The Winter of ’68-69

I grew up in Upland, in the suburbs east of Los Angeles, in the foothills beneath Cucamonga Peak. Southern California’s storms this week have been a pleasant reminder of my childhood.

A little cross referencing of family memory and old weather records pinned it down to January of 1969. It was my sister Lisa’s 12th birthday. She was having a slumber party, and Dad and I cleared out to stay in a motel, which was a grand adventure for 10-year-old me. “Do you remember your 12th birthday party,” I asked her this evening. “Do you remember the rain?”

It poured. Memorably.

“Yeah,” Lisa said. “I’ve been thinking about that too.”

I found records from a weather station that must have been very close to our house in Upland. It shows 19.64 inches (50cm) of precipitation for January 1969, and another 14.57 inches (37cm) in February. At some point during the series of storms, when the sun had come out, Dad drove us out 16th street east of town to see where Cucamonga Wash had torn away the road to my Grandma’s house.

Courtesy Pomona Public Library

Courtesy Pomona Public Library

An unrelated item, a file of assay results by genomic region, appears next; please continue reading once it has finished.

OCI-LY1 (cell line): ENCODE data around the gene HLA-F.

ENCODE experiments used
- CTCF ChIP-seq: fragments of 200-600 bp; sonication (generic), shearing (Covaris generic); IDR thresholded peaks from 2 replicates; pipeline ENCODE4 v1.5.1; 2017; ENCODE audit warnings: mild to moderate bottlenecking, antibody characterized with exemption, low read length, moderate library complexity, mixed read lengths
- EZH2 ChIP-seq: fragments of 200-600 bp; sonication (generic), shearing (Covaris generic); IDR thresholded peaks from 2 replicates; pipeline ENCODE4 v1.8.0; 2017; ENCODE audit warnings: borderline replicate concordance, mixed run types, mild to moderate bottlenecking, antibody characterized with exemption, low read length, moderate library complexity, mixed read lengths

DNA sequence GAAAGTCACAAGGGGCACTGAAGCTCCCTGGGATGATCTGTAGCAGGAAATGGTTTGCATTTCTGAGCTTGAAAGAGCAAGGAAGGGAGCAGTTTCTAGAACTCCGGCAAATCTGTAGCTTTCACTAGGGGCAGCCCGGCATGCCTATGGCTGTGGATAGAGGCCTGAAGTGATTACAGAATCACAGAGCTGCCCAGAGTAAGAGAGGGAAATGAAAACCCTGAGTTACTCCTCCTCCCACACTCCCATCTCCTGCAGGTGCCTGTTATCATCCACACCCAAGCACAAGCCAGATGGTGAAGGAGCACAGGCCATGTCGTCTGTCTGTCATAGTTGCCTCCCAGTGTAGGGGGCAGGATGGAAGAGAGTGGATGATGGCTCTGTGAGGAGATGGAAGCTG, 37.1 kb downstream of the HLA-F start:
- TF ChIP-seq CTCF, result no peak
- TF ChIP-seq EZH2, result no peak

It remains one of he coolest things I’ve ever seen. Nature, all that raw power, and nothing we humans could do about it but wait for the waters to recede and rebuild the road.


  1. I grew up in Ontario, and your post brought me a start of recognition. I recall being on a snow camp with the scouts on the first day of the storms up Lytle Creek and having our trip washed out in a big way. It was a memorable series of storms, and it is frightening how much development covers the alluvial fan surfaces in the region today. I don’t think the concrete channels will be able to handle the water and debris that will surely come bursting out of the mountains the next time one of these storm series hits.

  2. Garry – Thanks for sharing that. I was looking at rain gauges yesterday around the LA basin, and found one in Lytle Creek. They were getting dumped. But it’s mid-week, so hopefully no scouts were there.

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